Tips for Embellishing a Leather Tote

In a recent project from Stitch Summer 2013, Easy Leather Tote, I talk about using a pronged circle die to stamp the lacing and decorative holes in the leather. I want to go a little more into that technique because I had an amazing teacher who gave me all sorts of secrets:

Every crescent had
dozens of holes to punch.

The finished front had a
nice peek-a-boo texture.

 The cool thing about this circle die is that there are 4 prongs, but they are removable, so that you can punch one hole at once, two holes at once, and so on. This is really useful if you are going around curves or navigating in tight corners.

For instance, on the orange leather tote, I wanted to make a design that gave the flavor of tooling. I used a roll of masking tape as my half-circle template and drafted  interlocking crescents all over the front of the bag and then "pinned" a zigzag pattern along the crescents with an awl to indicate where I would punch the holes.

Next, I removed three of the prongs from the circle die, leaving just one in the middle, like a snaggletooth. Using my rawhide mallet (or a hammer head wrapped with a scrap of leather), I placed the leather front tote piece on a resilient mat to provide a protective barrier for the leather punching. I actually went out and bought a mat that is especially made for this purpose, but my teacher used an ordinary plastic kitchen cutting board. Either one works.

Then I pounded away, holding my mallet from the end of the handle, rather than the middle. This gave maximum heft and weight to the pounding and I punched each hole with two or three bone-jarring whacks. I also had to stop every so often and pull out the leather "holes" that got stuck in the prong–the awl tip is useful for this.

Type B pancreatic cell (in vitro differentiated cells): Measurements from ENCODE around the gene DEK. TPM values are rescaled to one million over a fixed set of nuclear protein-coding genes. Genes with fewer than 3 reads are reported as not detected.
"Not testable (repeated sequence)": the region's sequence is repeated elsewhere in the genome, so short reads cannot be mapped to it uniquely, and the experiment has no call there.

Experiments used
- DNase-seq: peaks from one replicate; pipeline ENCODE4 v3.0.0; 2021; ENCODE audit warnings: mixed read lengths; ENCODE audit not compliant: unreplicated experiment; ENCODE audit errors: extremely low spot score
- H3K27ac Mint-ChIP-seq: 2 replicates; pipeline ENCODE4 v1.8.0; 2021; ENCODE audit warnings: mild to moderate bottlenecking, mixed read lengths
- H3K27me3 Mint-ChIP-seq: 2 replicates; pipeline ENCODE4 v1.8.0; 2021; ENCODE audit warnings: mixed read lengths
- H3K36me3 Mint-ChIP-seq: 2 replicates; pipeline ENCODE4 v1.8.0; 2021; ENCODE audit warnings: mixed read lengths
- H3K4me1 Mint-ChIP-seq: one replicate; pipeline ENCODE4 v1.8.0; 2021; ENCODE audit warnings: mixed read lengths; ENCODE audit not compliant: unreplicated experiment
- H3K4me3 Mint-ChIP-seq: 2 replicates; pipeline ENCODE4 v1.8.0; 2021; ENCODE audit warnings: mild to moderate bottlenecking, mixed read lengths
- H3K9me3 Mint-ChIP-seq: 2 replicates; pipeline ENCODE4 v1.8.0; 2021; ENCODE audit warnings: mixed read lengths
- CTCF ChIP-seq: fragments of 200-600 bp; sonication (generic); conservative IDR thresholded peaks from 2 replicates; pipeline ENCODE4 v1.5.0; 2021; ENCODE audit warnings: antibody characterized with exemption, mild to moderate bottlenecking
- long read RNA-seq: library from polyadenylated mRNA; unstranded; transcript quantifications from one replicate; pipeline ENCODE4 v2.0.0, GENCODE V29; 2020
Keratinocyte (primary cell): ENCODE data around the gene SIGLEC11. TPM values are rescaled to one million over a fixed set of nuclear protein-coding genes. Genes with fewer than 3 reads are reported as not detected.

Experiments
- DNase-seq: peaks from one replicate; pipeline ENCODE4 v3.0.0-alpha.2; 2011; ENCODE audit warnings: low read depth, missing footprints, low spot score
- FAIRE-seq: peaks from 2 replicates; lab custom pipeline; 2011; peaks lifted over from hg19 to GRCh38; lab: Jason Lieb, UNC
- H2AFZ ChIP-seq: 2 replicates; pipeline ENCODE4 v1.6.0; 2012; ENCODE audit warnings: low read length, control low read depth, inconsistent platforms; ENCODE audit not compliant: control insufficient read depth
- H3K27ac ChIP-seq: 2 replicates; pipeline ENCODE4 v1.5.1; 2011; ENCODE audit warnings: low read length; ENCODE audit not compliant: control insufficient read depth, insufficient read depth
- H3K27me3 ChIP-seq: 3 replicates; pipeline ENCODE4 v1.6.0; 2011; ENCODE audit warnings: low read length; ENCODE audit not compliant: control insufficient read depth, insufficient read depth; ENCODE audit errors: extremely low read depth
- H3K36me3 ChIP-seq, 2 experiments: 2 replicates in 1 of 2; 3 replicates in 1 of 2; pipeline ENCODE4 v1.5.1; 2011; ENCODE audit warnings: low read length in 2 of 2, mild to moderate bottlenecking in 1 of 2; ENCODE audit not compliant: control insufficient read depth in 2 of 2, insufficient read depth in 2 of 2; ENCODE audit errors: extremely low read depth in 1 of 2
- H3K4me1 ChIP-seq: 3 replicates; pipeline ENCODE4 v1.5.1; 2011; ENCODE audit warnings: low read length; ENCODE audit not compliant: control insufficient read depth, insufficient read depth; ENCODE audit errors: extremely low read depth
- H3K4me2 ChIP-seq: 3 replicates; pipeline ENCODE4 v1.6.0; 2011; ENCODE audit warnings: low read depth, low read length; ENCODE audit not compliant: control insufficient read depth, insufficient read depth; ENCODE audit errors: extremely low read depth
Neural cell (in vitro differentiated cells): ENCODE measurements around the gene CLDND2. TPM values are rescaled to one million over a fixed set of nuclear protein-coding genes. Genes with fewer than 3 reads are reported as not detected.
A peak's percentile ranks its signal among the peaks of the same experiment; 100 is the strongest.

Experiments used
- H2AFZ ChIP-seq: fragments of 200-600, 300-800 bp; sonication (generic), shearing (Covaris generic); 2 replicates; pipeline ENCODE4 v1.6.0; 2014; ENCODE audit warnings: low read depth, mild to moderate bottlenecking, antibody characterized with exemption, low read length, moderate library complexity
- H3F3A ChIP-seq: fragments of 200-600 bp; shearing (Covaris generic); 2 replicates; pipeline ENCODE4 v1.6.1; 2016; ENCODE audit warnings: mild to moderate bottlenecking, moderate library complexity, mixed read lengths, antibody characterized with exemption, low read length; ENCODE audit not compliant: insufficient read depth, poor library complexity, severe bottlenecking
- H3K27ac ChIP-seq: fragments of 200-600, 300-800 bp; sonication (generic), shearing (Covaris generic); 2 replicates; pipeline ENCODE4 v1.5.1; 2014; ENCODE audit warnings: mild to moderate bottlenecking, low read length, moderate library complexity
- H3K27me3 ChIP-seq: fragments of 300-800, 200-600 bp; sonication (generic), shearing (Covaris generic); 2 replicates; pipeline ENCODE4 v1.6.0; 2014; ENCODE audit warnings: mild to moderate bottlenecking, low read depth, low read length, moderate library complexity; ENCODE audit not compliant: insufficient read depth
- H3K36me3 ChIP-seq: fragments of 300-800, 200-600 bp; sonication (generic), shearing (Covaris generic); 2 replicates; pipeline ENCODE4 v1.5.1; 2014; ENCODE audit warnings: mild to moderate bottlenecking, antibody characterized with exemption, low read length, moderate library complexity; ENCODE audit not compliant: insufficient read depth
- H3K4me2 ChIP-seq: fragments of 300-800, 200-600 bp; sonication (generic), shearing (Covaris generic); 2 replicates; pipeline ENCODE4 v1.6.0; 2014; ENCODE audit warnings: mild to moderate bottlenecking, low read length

It took a really long time. My arm was sore and I built up a good sweat, but I punched all the holes along every crescent, and the result was a peek-a-boo textured effect. I loved the pattern. It made the purse look really special, and my time was well spent.

This is just one technique for making a tote. For lots more, check out the new Best of Stitch: Bags to Sew in the Sew Daily Shop.

Do you think you would ever try to do something this exerting or something similar to make a bag? Do tell!

Happy stitching!


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About Amber

Amber Eden is the editor of Stitch and She LOVES sewing and editing Stitch and She also loves dance, yoga, iced decaf triple espressos, and her two golden retrievers. She divides her time between Boston and New York.

4 thoughts on “Tips for Embellishing a Leather Tote

  1. Possibly, though not sure if I would use it on a handbag. I wish the picture were clearer so we could actually see the design. Sometimes really good lighting is not such a good thing as details may be lost in the brightness.

    Wish I’d know about using a bread board, I had gotten all the things necessary for making me a pair of leather mocs. but all the stitching holes have to be hand punched and every thing I could find on this said you “had to use marble” which of course was more expensive than the whole project put together including all the tools I need to buy except for that one item.

  2. Can’t believe you are working in leather because next week my community college is hosting a design event with about 250 high school students. There are multiple workshops students may attend and my workshop is an earbud ” taco ” case made out of leather!
    I saw the idea on p.s. I made this ( one of my favorite blogs ).
    Am new at working with leather but, your experience is very encouraging.
    I always have a million projects going and post them regularly on my blog

  3. I would absolutely use these techniques to embellish a bag, that I would construct as well. I LOVE working with leather. Though I am a painter and calligrapher by trade, I enjoy the feel and smell of really good leather and do some pieces for my shows, especially around the holidays. I have enjoyed carrying good leather bags for years, if you make them yourself, all the better!